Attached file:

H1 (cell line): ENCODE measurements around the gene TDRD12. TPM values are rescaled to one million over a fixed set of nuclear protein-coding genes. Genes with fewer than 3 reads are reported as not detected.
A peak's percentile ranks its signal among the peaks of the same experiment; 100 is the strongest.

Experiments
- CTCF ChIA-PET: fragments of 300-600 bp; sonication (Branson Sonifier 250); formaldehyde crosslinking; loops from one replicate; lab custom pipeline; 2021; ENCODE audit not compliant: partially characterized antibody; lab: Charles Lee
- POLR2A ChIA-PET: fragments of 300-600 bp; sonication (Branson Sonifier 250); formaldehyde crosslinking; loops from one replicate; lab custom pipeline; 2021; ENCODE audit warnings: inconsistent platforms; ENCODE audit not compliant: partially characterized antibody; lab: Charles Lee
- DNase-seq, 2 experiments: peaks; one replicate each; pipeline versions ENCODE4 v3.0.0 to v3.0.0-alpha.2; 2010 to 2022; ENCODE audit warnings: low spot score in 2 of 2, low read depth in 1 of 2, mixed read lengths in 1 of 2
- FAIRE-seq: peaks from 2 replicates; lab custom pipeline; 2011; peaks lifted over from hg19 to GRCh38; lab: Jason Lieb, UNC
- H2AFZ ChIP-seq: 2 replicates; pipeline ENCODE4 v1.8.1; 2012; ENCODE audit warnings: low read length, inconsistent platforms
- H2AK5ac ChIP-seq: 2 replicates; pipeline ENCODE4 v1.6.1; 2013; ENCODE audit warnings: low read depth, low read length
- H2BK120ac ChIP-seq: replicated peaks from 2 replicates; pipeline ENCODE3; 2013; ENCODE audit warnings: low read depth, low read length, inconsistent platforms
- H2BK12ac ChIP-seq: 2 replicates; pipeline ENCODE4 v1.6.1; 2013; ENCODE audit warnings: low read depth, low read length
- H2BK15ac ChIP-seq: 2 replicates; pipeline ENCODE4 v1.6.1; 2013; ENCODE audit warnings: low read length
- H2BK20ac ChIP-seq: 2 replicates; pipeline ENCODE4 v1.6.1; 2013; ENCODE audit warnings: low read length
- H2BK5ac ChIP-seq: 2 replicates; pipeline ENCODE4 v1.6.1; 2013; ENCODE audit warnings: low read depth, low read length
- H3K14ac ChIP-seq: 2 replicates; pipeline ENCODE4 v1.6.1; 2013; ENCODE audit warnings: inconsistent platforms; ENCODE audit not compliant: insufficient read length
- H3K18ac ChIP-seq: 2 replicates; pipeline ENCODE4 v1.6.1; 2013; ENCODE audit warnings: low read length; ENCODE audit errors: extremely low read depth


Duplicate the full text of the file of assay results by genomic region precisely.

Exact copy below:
H1 (cell line): ENCODE measurements around the gene TDRD12. TPM values are rescaled to one million over a fixed set of nuclear protein-coding genes. Genes with fewer than 3 reads are reported as not detected.
A peak's percentile ranks its signal among the peaks of the same experiment; 100 is the strongest.

Experiments
- CTCF ChIA-PET: fragments of 300-600 bp; sonication (Branson Sonifier 250); formaldehyde crosslinking; loops from one replicate; lab custom pipeline; 2021; ENCODE audit not compliant: partially characterized antibody; lab: Charles Lee
- POLR2A ChIA-PET: fragments of 300-600 bp; sonication (Branson Sonifier 250); formaldehyde crosslinking; loops from one replicate; lab custom pipeline; 2021; ENCODE audit warnings: inconsistent platforms; ENCODE audit not compliant: partially characterized antibody; lab: Charles Lee
- DNase-seq, 2 experiments: peaks; one replicate each; pipeline versions ENCODE4 v3.0.0 to v3.0.0-alpha.2; 2010 to 2022; ENCODE audit warnings: low spot score in 2 of 2, low read depth in 1 of 2, mixed read lengths in 1 of 2
- FAIRE-seq: peaks from 2 replicates; lab custom pipeline; 2011; peaks lifted over from hg19 to GRCh38; lab: Jason Lieb, UNC
- H2AFZ ChIP-seq: 2 replicates; pipeline ENCODE4 v1.8.1; 2012; ENCODE audit warnings: low read length, inconsistent platforms
- H2AK5ac ChIP-seq: 2 replicates; pipeline ENCODE4 v1.6.1; 2013; ENCODE audit warnings: low read depth, low read length
- H2BK120ac ChIP-seq: replicated peaks from 2 replicates; pipeline ENCODE3; 2013; ENCODE audit warnings: low read depth, low read length, inconsistent platforms
- H2BK12ac ChIP-seq: 2 replicates; pipeline ENCODE4 v1.6.1; 2013; ENCODE audit warnings: low read depth, low read length
- H2BK15ac ChIP-seq: 2 replicates; pipeline ENCODE4 v1.6.1; 2013; ENCODE audit warnings: low read length
- H2BK20ac ChIP-seq: 2 replicates; pipeline ENCODE4 v1.6.1; 2013; ENCODE audit warnings: low read length
- H2BK5ac ChIP-seq: 2 replicates; pipeline ENCODE4 v1.6.1; 2013; ENCODE audit warnings: low read depth, low read length
- H3K14ac ChIP-seq: 2 replicates; pipeline ENCODE4 v1.6.1; 2013; ENCODE audit warnings: inconsistent platforms; ENCODE audit not compliant: insufficient read length
- H3K18ac ChIP-seq: 2 replicates; pipeline ENCODE4 v1.6.1; 2013; ENCODE audit warnings: low read length; ENCODE audit errors: extremely low read depth